Sometimes, during your career as a Ph.D. student, you will do well, other times very well but sometimes you will do bad, too. When you’ll get a bad assessment from your supervisor, however bad it may be, remember that business is business. Your work is being assessed not you, so you shouldn’t take it personally (in case you constantly feel that you, as a person, are assessed, then I recommend to change supervisor).

As I mentioned earlier in this post, being able to understand when you are done is one skill that you need to acquire as a researcher. Differently from undergraduate school, do not expect that anyone—including your supervisor—will tell you when you are done. Ideally, you should be able to demonstrate to your supervisor that your work is self-contained and meets the standard for publication, just do not wait to be told!

You, as a Ph.D. student, are the second most important person in your journey. Unfortunately, in the last years, there has been a series of reports about mental health problems of Ph.D. students. Perfectionism, the incapacity of admitting ignorance, as well as difficulty in accepting failure, are some of the causes that led to such issue. As I have already mentioned, understanding when your work is done rather than making it perfect, being able to say “I don’t know,” ask for help from supervisor/fellow Ph.D. student/university counseling service, and understanding what is being assessed are survival skills in grad school.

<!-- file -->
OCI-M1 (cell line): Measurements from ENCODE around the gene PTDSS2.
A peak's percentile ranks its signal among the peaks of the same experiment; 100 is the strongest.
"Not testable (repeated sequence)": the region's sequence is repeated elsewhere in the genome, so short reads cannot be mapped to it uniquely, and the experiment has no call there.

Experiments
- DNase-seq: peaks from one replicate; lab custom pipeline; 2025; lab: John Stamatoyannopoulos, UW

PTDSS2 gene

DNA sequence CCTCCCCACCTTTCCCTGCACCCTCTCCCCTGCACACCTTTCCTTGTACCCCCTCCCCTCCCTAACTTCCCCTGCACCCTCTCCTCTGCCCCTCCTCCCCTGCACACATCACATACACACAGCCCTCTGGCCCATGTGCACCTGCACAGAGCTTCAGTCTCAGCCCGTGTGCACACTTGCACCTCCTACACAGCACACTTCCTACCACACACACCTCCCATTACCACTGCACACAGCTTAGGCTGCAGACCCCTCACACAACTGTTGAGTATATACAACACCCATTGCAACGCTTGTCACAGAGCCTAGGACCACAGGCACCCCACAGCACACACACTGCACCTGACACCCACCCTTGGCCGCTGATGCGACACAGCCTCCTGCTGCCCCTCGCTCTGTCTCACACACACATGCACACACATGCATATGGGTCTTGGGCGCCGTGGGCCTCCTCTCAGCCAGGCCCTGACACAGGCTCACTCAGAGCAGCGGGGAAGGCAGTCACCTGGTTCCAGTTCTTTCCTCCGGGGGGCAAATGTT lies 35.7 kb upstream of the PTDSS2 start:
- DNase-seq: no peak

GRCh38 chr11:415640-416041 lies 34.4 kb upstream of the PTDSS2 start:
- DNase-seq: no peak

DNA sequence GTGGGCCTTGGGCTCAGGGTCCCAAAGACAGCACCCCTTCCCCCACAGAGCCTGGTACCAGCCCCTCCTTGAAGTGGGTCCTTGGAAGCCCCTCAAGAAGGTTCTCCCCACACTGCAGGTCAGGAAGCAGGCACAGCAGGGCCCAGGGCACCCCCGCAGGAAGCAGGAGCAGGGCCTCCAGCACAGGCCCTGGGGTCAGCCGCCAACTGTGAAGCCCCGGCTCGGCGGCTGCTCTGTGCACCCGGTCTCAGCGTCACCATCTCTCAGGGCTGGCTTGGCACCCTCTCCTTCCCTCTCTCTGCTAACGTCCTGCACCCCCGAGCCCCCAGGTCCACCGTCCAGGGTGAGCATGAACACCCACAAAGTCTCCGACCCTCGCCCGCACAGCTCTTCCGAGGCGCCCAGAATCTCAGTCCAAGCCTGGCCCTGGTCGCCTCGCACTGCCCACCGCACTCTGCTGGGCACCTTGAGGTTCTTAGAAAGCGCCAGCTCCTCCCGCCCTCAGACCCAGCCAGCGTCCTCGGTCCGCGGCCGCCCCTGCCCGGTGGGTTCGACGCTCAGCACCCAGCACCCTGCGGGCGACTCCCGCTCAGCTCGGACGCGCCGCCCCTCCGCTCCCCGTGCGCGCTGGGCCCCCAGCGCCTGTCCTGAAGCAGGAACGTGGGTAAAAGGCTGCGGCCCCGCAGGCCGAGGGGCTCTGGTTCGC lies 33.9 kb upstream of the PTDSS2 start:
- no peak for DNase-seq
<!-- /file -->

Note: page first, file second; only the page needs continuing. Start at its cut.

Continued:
One of the symptoms I have experienced, and which seems to be particularly spread is the imposter syndrome. That feeling (or for some a strong belief) of not being good at what you do despite evidence showing otherwise. I guess it is quite normal to go through a period, perhaps once you are in the thesis writing/defence preparation phase when you see yourself as a fraud and do not deserve what you have achieved. The typical reaction is to attribute your success to luck or to your capacity to deceive other people into thinking you are competent. To some extent, showing doubt is a sign of maturity (especially for a scientist), but this could easily backfire and demotivate you.

As you are approaching the final year of your Ph.D. and defence is in sight, you should give yourself a nudge and remember that there is life after Ph.D. If you want to purse an academic career, be aware that the hiring process (at least for faculty positions) is slow, really, really slow. Do not be surprised if it will take eight or nine months to hear something back from a university hiring committee. The advice I was given (and that I did not follow) was to start preparing an “application package” and apply for jobs approximately one year before the expected defence.